The third attempt came just over a year after the first. On April 22, 2019, an apparently Ireland-based user posted a sensational claim to the r/ireland subreddit. The post alleged that the Real IRA had posted an Arabic-language invitation to Islamist fighters to “join the RIRA and fight on the Irish soil.” The article was posted by the account u/robeharty, created that same day; it was “his” only post.

The Reddit post claimed to have found the invitation on an Arabic discussion forum largely devoted to religious texts and Islamic scholarship. It said that the call was “published on one of the Islamic discussion boards” but did not provide a specific link, only a screenshot.

The English syntax in the Reddit post was distinctly non-native:

“To join the RIRA and fight on the Irish soil.”

“A headhunter of the Real Irish Republican Army published on one of the Islamic discussion boards a message.”

“Muslim extremists from a number of world’s hotspots.”

The DFRLab identified the discussion board from which the Arabic-language post was allegedly taken but found no trace of the alleged post. This suggests that it was either a planted post that was later deleted or a doctored screenshot.

The Reddit article only received one vote and no comments. The following day, however, a user account on Medium called “William Couch” posted a longer article headlined “Following Brexit is a new fight for United Ireland.” This article pointed to the Reddit article as its source; like u/robeharty, “William Couch” only ever posted one article.

Also like the u/robeharty post, this post contained language errors:

“In 2016 on a public vote…”

“The RIRA never abandoned the idea of military struggle for freedom and independence of united Ireland.”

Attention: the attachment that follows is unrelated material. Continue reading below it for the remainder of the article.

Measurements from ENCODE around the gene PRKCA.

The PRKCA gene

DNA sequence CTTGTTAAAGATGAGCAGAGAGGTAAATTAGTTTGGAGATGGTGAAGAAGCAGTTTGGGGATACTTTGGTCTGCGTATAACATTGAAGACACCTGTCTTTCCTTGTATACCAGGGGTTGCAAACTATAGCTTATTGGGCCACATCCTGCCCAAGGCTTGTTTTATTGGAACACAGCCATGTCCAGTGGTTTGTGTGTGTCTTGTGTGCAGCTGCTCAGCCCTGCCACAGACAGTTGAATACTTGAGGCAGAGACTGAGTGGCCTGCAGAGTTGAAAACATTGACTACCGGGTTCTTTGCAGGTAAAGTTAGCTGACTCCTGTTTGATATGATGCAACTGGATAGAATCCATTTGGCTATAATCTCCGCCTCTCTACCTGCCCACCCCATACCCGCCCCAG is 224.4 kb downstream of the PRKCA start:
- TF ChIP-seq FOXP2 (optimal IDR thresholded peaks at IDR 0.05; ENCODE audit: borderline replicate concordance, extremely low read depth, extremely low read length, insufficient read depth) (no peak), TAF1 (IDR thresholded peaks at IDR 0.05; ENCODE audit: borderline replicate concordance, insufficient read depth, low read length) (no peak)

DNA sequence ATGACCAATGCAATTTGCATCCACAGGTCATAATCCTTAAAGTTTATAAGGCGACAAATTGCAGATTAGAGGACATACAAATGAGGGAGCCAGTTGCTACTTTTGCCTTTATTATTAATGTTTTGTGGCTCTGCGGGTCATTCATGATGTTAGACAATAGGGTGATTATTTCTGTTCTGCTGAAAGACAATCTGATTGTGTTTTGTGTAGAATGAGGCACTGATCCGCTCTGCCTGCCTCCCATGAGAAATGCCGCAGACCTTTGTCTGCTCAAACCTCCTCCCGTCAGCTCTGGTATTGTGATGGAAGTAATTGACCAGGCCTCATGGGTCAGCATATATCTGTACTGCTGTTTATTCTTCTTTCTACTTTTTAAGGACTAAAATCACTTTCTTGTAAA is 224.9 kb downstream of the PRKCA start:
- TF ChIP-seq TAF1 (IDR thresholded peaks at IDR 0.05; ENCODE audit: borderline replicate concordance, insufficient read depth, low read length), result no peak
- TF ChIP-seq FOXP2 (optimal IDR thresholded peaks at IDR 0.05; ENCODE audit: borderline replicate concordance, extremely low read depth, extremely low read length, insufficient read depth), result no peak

“Could it really be true that RIRA agreed to make business with Islamic radicals?”

The same day, April 23, the Russian operation’s main pseudo-Irish Facebook account shared a link to the Reddit article.

A Google search for the Reddit link embedded in the Medium article revealed that the exact article was posted to two other forums on April 23: homment.com and beforeitsnews.com. Both were attributed to “willcouch;” in each case, this was the user’s only post.

The search also returned a Spanish version of the article, posted to five separate forums on April 24: r/espanol, r/spain, foroexplayate.com, globedia.com, and mediavida.com. Each one was posted by a user account called “Antonio Diaz,” created the same day, which used a picture of the back of Batman’s head for “his” profile.

A further version was posted in French on April 25.

Each of these stories used the same techniques. They started by posting a forgery online, amplified it with a number of accounts created especially for that purpose, and finally boosted the content on Facebook.

None of the stories gained any traction. In part, this was likely due to the nature of the content; in part, it was due to the obsessive secrecy with which the operation was conducted, using a separate burner account for every stage. This meant that the operation never had the chance to build up a following or develop its audience.

What is remarkable is the brazen nature of the forgeries themselves, and the repeated attempts to fan the divisions within Ireland and the United Kingdom. The Russian operation launched not one, but at least three separate forgeries, one attributed to a senior minister, another to a party leader. Each time, the apparent purpose was to exacerbate the already raw divides in Ireland and the United Kingdom.


Ben Nimmo is Senior Fellow for Information Defense at the Atlantic Council’s Digital Forensic Research Lab (@DFRLab).


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DFRLab

@AtlanticCouncil’s Digital Forensic Research Lab. Catalyzing a global network of digital forensic researchers, following conflicts in real time.

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@DFRLab

@AtlanticCouncil's Digital Forensic Research Lab. Catalyzing a global network of digital forensic researchers, following conflicts in real time.

DFRLab

DFRLab

@AtlanticCouncil’s Digital Forensic Research Lab. Catalyzing a global network of digital forensic researchers, following conflicts in real time.